-- CONCORD, N.C. -- Kurt Busch winning the Coca-Cola 600 after finishing sixth in his first Indianapolis 500. Danica Patrick becoming the first woman to win a Sprint Cup race. Jeff Gordon overcoming back pain to win where he had his first Cup victory 20 years ago. Dale Earnhardt Jr. winning with his Superman paint scheme.
There were plenty of potentially great storylines for Sunday night's finale of the busiest day in motorsports.
Jimmie Johnson winning was not the most compelling.
But it was the most predictable.
You knew he had a fast car. He started on the pole. You knew he had a history of winning here. His six points victories coming into the night were tied with Bobby Allison and Darrell Waltrip for the most at Charlotte Motor Speedway.
You also knew he had a point to prove. Skeptics were beginning to wonder if he'd lost his magic after he equaled the longest non-winning streak to start a season at 11.
The only other time that happened was 2003, and Johnson ended it with a victory in the 600. So there was no surprise here. And seriously, you didn't really think Johnson was going to go winless for the first time in his 13 seasons, did you?
Johnson certainly didn't.
"I promise you, all the hype, all the concern and worry, that was elsewhere,'' he said after recording career win No. 67. "It wasn't in my head.''
But Johnson has to be in the head of everyone else in NASCAR's premier series as he chases the record seven titles that Hall of Famers Richard Petty and Dale Earnhardt had in their illustrious careers.
He's now almost certainly in the Chase, and all the talk about how he can't quite adjust to the tighter conditions of the new rules package will end.
"Yeah, they know we're awake,'' Johnson said.
It's not cocky, by the way, when you can back it up.
It doesn't make for the best storyline, either. But if this victory is what propels the No. 48 team to that seventh title, then there will be no bigger storyline whether you're a Johnson fan or not.
"The No. 4 car has had that momentum this year,'' Johnson said of two-time winner Kevin Harvick, who finished 1.27 seconds back in second. "They've been able to go out and execute and show a lot of speed and win.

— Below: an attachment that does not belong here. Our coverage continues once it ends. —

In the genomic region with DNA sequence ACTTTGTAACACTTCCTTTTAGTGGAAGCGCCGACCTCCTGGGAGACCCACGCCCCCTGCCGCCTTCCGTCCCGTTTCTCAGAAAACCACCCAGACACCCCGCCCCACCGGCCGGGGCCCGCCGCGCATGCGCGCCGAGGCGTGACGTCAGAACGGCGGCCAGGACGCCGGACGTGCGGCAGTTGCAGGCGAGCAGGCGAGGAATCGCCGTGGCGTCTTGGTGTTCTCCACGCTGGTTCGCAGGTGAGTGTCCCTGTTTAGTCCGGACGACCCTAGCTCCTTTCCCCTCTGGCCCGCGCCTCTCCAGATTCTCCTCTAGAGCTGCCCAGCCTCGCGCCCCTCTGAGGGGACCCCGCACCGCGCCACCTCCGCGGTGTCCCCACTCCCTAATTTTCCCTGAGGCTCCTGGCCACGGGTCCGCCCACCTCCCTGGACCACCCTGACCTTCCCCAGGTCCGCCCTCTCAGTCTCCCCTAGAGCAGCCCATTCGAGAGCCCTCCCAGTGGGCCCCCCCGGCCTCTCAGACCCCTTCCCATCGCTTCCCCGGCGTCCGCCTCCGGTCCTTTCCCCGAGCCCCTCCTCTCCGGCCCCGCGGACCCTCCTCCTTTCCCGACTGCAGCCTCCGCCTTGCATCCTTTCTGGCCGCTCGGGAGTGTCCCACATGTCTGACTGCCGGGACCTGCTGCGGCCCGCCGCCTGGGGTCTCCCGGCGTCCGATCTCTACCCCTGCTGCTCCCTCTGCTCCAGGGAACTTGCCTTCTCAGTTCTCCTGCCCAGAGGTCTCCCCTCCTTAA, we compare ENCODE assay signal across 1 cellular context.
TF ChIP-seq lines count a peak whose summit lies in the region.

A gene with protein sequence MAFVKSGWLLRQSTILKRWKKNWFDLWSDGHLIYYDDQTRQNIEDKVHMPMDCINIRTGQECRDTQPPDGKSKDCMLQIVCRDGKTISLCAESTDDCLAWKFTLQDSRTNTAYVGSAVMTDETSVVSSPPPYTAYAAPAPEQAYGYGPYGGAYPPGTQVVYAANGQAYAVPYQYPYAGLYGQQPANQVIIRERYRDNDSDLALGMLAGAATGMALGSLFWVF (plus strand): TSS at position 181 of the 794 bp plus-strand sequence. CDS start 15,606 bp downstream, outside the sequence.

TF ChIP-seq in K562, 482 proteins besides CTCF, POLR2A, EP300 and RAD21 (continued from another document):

"Hopefully, this 48 is heading that way and we can get those other people thinking about us."
To be fair, Johnson was a bit lucky even though he led a race-high 164 laps. Harvick had the fastest car most of the night, leading 100 laps. But a mistake on pit road -- a loose wheel -- put him back in the field and forced him to play catch-up at the end.
"We needed 700 miles to get where we needed to be,'' Harvick said.
Six hundred and 10 may have been enough the way he was closing on Johnson. Or just a clean pit stop when the race was on the line.
"I look at it as we let him slip one in front of us by shooting ourselves in the foot,'' Harvick said.
At least he didn't use the "golden horseshoe where the sun doesn't shine" line as he did in 2010 after Johnson beat him at Auto Club Speedway in California.
It's been obvious for quite some time that Johnson is more good than lucky.
As for all the other storylines that didn't materialize:
• Busch was ready to complete 1,100 miles on Sunday, but his Cup car wasn't. The engine blew 271 laps into the 400-mile race, leaving him a disappointing 40th after working his way from the back to the top 10.
"I can't let what happened here dampen what happened at Indy,'' Busch said. "Today is a memory I will have forever.''
• Patrick started fourth and got as high as second before losing the handling on her car. Then there was a wreck that knocked her back even further, and then there was a blown engine that left her one spot ahead of Busch in 39th.
• Gordon had the lead on the final restart with 17 laps remaining thanks to a two-tire stop. Third-place finisher Matt Kenseth quickly went around him and Johnson blew past Kenseth with eight laps remaining. Gordon, still struggling with the back pain, finished seventh.
• Earnhardt led 13 laps with his superhero paint scheme, but developed a late vibration -- his brakes, according to team owner Rick Hendrick -- and finished two laps back in 19th.
The real superhero was driving the 48. If you recall, Johnson was dubbed "Superman'' by Mark Martin in 2009 en route to his fourth straight title.
So this may have not been the most compelling story compared to the others.
But it certainly was the most predictable.
And Johnson certainly enjoyed the moment.
"I got a question now,'' he said as the postrace press conference moderator opened the floor for questions. "What the hell are y'all going to write about now [that we've won a race]?''